OpenBiome and our manufacturer, the University of Minnesota, maintain access to investigational fecal microbiota transplantation for the treatment of C. difficile infections not responding to standard therapies.

Evaluating Patients for Investigational FMT

Investigational Fecal Microbiota Transplantation (FMT) has been shown to treat 80-90% of C. difficile infections (CDI) not responsive to antibiotics in clinical trials and real-world settings. However, the utility of investigational FMT depends on accurate CDI diagnosis and patient selection. As much as 25% of patients may be incorrectly referred for investigational FMT.

This page covers the considerations when evaluating patients for investigational FMT for the treatment of C. difficile infections

Learning Objectives

  • StoolDonorRecruitmentScreening

    Diagnose C. difficile infections using a two-step algorithm

  • Malnutrition_Small-01 (1)

    Consider alternative (non C. difficile infection) etiologies that may explain symptoms

  • StoolDonorRecruitmentScreening

    Diagnose fulminant C. difficile infections

  • ClinicalTrialDesign

    Distinguish between C. difficile infection and IBD flares

Introduction

Over the past decade, investigational Fecal Microbiota Transplantation (FMT) has developed from a fringe medical procedure to a treatment option for recurrent C. difficile infections (CDI), as defined in guidelines from medical professional societies (See "Additional Resources under Diagnosing C. difficile").

Data from clinical trials and real-world settings has demonstrated that investigational FMT can resolve between 80-90% of recurrent and severe/fulminant C. difficile infections. However, the success of investigational FMT depends on accurate CDI diagnosis, as misdiagnosis could unnecessarily expose patients to the risks of FMT and associated procedures with no added benefit.

A retrospective review from 2016 highlights the need for rigorous patient evaluation by demonstrating that 25% of patients referred to a health care facility for investigational FMT were erroneously diagnosed with CDI.

An icon of a clinician with a stool sample

Diagnosing C. difficile Infections

Consensus-based guidelines from multiple groups (see "Additional Resources") recommend a two-step algorithm for more accurate diagnosis combining molecular screening for the C. difficile toxin gene and immunoassay for the detection of the toxin produced by C. difficile.

This approach aims to distinguish between colonization and active infection to minimize the risk that a patient is colonized by C. difficile, but a different etiology is responsible for their diarrhea.

Key Takeaway
Accurate C. difficile diagnosis relies on a two-step testing algorithm—where a patient first undergoes a highly sensitive test before a highly specific test— to distinguish true infection from colonization.

Alternative Etiologies

Persistent diarrhea that is characteristic of C. difficile infection (CDI) may be caused by infectious and non-infectious etiologies which are reviewed below.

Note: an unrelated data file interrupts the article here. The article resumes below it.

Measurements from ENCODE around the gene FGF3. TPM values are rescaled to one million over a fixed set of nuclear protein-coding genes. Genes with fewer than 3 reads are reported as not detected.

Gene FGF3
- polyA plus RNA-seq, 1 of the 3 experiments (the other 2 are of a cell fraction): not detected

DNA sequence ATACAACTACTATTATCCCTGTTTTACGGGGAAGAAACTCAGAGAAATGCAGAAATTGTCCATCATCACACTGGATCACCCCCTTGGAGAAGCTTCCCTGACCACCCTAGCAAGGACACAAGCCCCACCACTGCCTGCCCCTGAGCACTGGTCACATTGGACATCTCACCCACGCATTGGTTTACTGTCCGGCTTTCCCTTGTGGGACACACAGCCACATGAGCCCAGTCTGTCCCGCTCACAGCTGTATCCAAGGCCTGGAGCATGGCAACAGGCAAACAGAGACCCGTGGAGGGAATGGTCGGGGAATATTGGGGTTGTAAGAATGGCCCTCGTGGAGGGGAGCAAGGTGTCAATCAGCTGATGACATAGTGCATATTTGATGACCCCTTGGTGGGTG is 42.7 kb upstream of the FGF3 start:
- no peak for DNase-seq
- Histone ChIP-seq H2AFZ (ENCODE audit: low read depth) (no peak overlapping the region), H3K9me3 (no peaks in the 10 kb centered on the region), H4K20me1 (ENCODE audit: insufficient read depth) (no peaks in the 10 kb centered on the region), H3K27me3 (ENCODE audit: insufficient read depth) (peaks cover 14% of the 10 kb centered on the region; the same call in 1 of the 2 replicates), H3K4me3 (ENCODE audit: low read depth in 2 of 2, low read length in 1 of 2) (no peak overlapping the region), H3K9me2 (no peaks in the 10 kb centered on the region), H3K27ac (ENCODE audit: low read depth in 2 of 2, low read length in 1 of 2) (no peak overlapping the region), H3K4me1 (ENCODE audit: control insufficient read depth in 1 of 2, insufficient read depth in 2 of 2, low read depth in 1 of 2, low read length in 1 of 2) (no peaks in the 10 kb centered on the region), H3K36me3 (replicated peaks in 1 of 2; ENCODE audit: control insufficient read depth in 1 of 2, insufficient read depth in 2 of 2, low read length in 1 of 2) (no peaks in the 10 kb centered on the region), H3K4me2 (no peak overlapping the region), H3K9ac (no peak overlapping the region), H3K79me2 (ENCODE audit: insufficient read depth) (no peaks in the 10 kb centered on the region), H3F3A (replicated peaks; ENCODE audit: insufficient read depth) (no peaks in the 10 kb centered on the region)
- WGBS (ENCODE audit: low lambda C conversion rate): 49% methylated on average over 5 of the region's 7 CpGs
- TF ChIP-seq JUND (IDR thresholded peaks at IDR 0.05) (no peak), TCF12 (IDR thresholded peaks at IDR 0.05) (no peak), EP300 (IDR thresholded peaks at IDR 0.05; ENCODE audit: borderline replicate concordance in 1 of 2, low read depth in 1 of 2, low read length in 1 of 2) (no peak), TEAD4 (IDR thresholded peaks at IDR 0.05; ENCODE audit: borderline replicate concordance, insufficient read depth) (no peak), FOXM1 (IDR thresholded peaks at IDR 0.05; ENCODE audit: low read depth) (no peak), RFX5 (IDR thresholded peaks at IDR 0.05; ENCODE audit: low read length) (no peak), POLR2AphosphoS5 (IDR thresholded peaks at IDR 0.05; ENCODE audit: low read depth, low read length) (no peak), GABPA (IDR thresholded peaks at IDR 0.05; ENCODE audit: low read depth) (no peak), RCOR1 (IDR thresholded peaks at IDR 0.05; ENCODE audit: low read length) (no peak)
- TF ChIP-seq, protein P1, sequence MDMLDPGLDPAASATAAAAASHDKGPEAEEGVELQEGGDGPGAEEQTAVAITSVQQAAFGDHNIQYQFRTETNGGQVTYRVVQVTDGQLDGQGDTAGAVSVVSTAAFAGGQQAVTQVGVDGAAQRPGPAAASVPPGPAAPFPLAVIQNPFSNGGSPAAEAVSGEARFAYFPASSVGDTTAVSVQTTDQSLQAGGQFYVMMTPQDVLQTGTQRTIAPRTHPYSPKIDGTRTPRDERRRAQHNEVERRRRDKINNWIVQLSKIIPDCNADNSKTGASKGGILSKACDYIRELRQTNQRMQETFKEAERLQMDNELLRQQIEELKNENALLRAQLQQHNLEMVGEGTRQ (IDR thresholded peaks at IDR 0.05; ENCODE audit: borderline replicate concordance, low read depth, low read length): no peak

According to a study of 117 patients referred to a health care center for presumed C. difficile infection, patients who are non-responsiveness to anti-CDI therapy and/or show intermittent non-progressive symptoms may have a non CDI illness. Additionally, fewer past episodes of CDI and prior diagnosis of IBS were positively correlated with an alternative diagnosis.

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Diagnosing Severe and Fulminant C. difficile Infections

Up to 8% of patients with C. difficile infections develop severe or fulminant infections, which are often life threatening and require more urgent medical management.

  • Severe CDI is defined as leukocytosis with a white blood cell count of ≥15,000 cells/mL or a serum creatinine level >1.5 mg/dL (or 132 µmol/L).
  • Fulminant CDI, is defined as a C. difficile infection contributing to hypotension or shock, ileus and megacolon

Key Recommendations:

  1. Crucially, severe or fulminant CDI may not be accompanied by diarrhea as stool may be absent due to pooling in a dilated, atonic colon. Hospitalized patients with unexplained leukocytosis should be tested for CDI.
  2. Investigational FMT may be a treatment option for severe and fulminant C. difficile infections that obviates the need for colectomy in patients who are poor candidates for surgery due to and comorbidities. The studies on the right evaluate the appropriateness of investigation FMT in this vulnerable patient population.

 

Considerations for Patients with Inflammatory Bowel Disease

In order to optimize treatment, physicians must distinguish C. difficile infections (CDI) from an active IBD flare. However both indications have similar presentations—primarily, diarrhea and abdominal pain. Furthermore, endoscopic and histological features are not reliable markers as pseudomembranes typically associated with CDI may be absent in CDI positive patients with IBD.

Key Recommendation:
Because of the difficulty of diagnosis based on symptoms, the American College of Gastroenterology guidelines recommend that IBD patients with worsening symptoms undergo screening for C. difficile using a two-step algorithm (described above) that distinguishes between active CDI infection and colonization.

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